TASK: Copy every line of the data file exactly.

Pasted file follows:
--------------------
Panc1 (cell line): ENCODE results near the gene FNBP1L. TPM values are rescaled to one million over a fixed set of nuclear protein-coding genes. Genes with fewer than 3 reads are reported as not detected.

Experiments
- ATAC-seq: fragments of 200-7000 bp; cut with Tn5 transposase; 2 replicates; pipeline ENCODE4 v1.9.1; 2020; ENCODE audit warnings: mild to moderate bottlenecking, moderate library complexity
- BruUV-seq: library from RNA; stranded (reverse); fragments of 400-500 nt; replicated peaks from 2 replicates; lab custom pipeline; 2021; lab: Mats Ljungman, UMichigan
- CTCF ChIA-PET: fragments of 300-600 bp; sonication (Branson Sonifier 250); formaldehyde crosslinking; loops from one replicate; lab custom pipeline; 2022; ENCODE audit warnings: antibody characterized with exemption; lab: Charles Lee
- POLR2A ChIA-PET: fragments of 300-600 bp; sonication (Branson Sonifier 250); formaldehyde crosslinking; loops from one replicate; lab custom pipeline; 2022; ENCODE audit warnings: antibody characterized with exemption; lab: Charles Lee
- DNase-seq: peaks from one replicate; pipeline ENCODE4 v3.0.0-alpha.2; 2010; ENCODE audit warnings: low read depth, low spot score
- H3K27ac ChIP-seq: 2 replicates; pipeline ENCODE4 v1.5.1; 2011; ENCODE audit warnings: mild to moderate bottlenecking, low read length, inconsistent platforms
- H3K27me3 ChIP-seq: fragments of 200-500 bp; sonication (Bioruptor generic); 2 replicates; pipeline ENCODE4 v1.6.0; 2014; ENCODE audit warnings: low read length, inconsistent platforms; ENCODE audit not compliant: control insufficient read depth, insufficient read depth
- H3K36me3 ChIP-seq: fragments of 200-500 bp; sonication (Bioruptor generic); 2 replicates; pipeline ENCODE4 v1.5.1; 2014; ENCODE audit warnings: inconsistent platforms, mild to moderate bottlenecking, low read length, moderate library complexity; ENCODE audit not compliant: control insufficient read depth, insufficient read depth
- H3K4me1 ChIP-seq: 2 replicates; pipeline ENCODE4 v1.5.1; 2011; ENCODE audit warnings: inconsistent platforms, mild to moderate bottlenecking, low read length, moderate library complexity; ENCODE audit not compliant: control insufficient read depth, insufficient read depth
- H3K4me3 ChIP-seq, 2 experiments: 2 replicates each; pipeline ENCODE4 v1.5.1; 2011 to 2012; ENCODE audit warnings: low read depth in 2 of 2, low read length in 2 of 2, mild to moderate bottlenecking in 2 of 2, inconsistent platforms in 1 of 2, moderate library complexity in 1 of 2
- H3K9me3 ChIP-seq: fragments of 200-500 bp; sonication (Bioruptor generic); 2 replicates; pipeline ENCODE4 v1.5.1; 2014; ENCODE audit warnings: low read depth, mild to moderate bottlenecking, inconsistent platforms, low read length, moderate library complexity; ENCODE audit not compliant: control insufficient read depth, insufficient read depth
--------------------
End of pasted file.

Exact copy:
Panc1 (cell line): ENCODE results near the gene FNBP1L. TPM values are rescaled to one million over a fixed set of nuclear protein-coding genes. Genes with fewer than 3 reads are reported as not detected.

Experiments
- ATAC-seq: fragments of 200-7000 bp; cut with Tn5 transposase; 2 replicates; pipeline ENCODE4 v1.9.1; 2020; ENCODE audit warnings: mild to moderate bottlenecking, moderate library complexity
- BruUV-seq: library from RNA; stranded (reverse); fragments of 400-500 nt; replicated peaks from 2 replicates; lab custom pipeline; 2021; lab: Mats Ljungman, UMichigan
- CTCF ChIA-PET: fragments of 300-600 bp; sonication (Branson Sonifier 250); formaldehyde crosslinking; loops from one replicate; lab custom pipeline; 2022; ENCODE audit warnings: antibody characterized with exemption; lab: Charles Lee
- POLR2A ChIA-PET: fragments of 300-600 bp; sonication (Branson Sonifier 250); formaldehyde crosslinking; loops from one replicate; lab custom pipeline; 2022; ENCODE audit warnings: antibody characterized with exemption; lab: Charles Lee
- DNase-seq: peaks from one replicate; pipeline ENCODE4 v3.0.0-alpha.2; 2010; ENCODE audit warnings: low read depth, low spot score
- H3K27ac ChIP-seq: 2 replicates; pipeline ENCODE4 v1.5.1; 2011; ENCODE audit warnings: mild to moderate bottlenecking, low read length, inconsistent platforms
- H3K27me3 ChIP-seq: fragments of 200-500 bp; sonication (Bioruptor generic); 2 replicates; pipeline ENCODE4 v1.6.0; 2014; ENCODE audit warnings: low read length, inconsistent platforms; ENCODE audit not compliant: control insufficient read depth, insufficient read depth
- H3K36me3 ChIP-seq: fragments of 200-500 bp; sonication (Bioruptor generic); 2 replicates; pipeline ENCODE4 v1.5.1; 2014; ENCODE audit warnings: inconsistent platforms, mild to moderate bottlenecking, low read length, moderate library complexity; ENCODE audit not compliant: control insufficient read depth, insufficient read depth
- H3K4me1 ChIP-seq: 2 replicates; pipeline ENCODE4 v1.5.1; 2011; ENCODE audit warnings: inconsistent platforms, mild to moderate bottlenecking, low read length, moderate library complexity; ENCODE audit not compliant: control insufficient read depth, insufficient read depth
- H3K4me3 ChIP-seq, 2 experiments: 2 replicates each; pipeline ENCODE4 v1.5.1; 2011 to 2012; ENCODE audit warnings: low read depth in 2 of 2, low read length in 2 of 2, mild to moderate bottlenecking in 2 of 2, inconsistent platforms in 1 of 2, moderate library complexity in 1 of 2
- H3K9me3 ChIP-seq: fragments of 200-500 bp; sonication (Bioruptor generic); 2 replicates; pipeline ENCODE4 v1.5.1; 2014; ENCODE audit warnings: low read depth, mild to moderate bottlenecking, inconsistent platforms, low read length, moderate library complexity; ENCODE audit not compliant: control insufficient read depth, insufficient read depth